By: Denise Simon | Founders Code
It went with almost zero attention that our US Commerce Department added a handful of companies to a so-called Entity List last week, restricting them from obtaining US technologies in a move blasted by Beijing on Monday as “illegal unilateral sanctions,” almost as soon as the first balloon was shot out of the sky off the coast of South Carolina. Now, just exactly how did our officials know to do that so fast? Now we have to wonder why Treasury has not done the same.
At least someone was paying attention and knew of Zhe Wu and his work… yet no other part of any federal agency or any part of the military was on their game for the last several years?
Okay… sounds about right.
Beijing Nanjiang Aerospace Technology
Established in 2015, Beijing Nanjiang is controlled by a subsidiary of Shanghai-listed real estate company Deluxe Family Co Ltd, which also invests in materials and robotics projects.
The state-run Science and Technology Daily in 2015 hailed the firm’s development of a large silver helium airship as the country’s first “new near-space platform with capabilities for both military and surveillance use”.
State media said the company’s steerable, reusable and continuously powered airship was equipped with broadband communications and “high-definition observation” gear.
China Electronics Technology Group Corporation 48th Research Institute
Part of a state-owned IT giant, the research institute specialises in building power systems and solar energy components, as well as semiconductor equipment.
The institute has worked to develop flexible solar power cells suitable for both military and civilian aircraft, the China National Space Administration said in a document in 2017.
Parent company China Electronics Technology Group Corporation also funds Hikvision, a surveillance camera maker that has been implicated in intensified monitoring of the Uyghur minority in Xinjiang.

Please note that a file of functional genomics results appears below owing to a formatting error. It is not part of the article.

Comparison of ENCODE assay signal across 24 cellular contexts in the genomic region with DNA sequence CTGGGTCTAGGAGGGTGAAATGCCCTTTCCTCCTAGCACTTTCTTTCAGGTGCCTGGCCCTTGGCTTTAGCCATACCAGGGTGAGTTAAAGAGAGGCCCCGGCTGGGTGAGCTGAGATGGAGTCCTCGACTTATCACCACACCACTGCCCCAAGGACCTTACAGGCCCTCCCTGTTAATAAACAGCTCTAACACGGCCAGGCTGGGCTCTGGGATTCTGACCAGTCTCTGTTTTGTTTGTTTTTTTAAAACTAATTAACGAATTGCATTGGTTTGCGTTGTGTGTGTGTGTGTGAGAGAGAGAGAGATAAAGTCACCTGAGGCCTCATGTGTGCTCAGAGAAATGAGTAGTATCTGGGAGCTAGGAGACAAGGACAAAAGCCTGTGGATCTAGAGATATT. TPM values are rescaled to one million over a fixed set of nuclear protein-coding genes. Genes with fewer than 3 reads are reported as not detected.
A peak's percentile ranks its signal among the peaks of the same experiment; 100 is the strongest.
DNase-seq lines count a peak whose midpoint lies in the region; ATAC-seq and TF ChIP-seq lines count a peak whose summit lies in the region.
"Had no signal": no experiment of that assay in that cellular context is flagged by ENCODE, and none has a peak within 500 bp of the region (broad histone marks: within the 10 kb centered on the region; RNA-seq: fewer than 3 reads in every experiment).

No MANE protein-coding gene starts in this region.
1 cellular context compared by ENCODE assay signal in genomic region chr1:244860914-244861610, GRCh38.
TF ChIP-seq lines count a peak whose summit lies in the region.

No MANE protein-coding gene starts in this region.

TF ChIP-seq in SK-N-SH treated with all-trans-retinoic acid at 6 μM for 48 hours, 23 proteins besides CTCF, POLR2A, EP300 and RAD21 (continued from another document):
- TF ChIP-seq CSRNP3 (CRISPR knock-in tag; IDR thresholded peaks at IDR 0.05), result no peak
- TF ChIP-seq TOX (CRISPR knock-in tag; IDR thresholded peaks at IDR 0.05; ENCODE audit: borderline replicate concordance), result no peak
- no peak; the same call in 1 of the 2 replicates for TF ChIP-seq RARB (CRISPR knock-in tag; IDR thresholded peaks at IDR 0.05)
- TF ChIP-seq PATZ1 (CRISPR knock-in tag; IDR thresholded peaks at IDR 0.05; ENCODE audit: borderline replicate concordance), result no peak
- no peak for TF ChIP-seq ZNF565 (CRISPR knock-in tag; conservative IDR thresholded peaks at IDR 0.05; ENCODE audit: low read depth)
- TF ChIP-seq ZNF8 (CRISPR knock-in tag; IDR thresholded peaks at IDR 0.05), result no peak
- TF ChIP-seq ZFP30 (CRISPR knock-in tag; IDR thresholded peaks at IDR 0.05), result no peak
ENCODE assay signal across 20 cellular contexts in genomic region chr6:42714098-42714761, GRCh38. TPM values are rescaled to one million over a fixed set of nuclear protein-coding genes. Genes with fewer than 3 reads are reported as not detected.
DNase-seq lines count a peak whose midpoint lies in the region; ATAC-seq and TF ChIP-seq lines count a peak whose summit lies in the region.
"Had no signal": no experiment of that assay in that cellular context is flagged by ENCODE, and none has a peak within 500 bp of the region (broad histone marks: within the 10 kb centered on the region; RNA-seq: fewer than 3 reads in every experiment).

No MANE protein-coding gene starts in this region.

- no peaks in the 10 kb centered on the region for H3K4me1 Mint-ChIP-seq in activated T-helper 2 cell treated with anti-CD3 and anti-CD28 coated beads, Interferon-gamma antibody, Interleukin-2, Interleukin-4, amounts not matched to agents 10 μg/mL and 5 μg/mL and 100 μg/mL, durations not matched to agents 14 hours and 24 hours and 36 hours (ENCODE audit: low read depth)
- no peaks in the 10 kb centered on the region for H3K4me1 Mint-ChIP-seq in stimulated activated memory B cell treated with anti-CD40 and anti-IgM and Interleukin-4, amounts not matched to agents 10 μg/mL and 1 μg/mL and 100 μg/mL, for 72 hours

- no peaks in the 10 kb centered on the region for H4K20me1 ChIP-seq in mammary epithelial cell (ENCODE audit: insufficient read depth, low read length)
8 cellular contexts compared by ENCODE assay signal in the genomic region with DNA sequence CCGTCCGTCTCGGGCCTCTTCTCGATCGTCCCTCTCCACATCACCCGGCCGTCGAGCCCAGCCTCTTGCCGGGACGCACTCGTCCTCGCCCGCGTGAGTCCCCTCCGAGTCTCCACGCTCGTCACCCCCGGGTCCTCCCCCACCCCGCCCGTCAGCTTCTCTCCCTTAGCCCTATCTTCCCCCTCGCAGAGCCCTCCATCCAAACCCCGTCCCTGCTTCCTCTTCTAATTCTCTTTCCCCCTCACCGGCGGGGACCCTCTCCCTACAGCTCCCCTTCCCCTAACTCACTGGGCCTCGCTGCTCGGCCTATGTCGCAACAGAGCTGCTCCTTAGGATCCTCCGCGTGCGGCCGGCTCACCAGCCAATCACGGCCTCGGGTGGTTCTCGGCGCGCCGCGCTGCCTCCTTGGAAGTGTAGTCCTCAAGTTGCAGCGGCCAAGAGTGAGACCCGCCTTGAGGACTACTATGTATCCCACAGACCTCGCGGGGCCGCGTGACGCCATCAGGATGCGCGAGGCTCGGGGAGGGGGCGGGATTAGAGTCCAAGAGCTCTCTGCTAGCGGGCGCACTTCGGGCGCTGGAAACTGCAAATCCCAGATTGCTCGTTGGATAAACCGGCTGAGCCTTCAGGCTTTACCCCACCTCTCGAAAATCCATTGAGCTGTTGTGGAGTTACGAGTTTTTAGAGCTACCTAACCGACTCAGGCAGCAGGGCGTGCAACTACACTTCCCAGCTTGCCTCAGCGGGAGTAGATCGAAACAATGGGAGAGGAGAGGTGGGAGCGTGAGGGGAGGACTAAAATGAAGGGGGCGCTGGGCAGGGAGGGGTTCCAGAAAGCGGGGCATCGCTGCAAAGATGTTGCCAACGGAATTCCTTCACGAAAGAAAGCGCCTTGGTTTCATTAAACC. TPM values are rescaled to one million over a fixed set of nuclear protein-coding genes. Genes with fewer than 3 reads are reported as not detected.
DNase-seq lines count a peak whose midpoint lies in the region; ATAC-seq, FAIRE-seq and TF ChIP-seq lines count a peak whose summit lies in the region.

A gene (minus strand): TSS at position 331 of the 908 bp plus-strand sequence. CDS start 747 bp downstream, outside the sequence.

Eagles Men Aviation Science and Technology Group Co
Founded by military aircraft expert Wu Zhe, the group specialises in research and development of stealth aircraft technologies.
Eagles Men is “devoted to becoming a benchmark business for China’s (strategy of) military-civil fusion”, according to the company’s profile page on the official Chinese Society of Aeronautics and Astronautics website.
The company in 2013 filed a patent for making airship skins stronger.
Wu told state media in 2019 that his team had developed a stratospheric airship able to “fly around the globe”.
Dongguan Lingkong Remote Sensing Technology Co
Set up in 2019, the company counts among its investors a branch of the state-run Beihang University, as well as Eagles Men Aviation.
Public records show Dongguan Lingkong has received licences from local market supervisors to conduct research on remote sensing technology, which allows aircraft to detect conditions on the ground from a high altitude.
Guangzhou Tian-Hai-Xiang Aviation Technology Co
The company was originally established by the Chinese military to develop “vehicle-mounted unmanned reconnaissance aircraft”, according to its official website.
Specialising in surveillance drones, the company was reorganised in 2006 with its current name and under the control of military veteran Li Yuzhuang.
Tian-Hai-Xiang says it has received multiple defence science awards, with its website boasting that the company was “the first unit in the domestic drone industry to equip our military’s first digitalised troops”.
Shanxi Eagles Men Aviation Science and Technology Group Co
A wholly owned subsidiary of Eagles Men Aviation, the company was set up in 2012 with a focus on chemical products, according to Chinese business database Tianyancha.
As reported in part from The Wire:
On an October morning in 2007, Wu Zhe, an aircraft design expert at Beihang University, gave a lecture about the “military value of balloons.” He described why it was an area of key scientific research for China and explained different solutions for powering these unique aircraft. When he concluded, according to a university press release, his “erudite knowledge and brilliant speech” received multiple rounds of applause.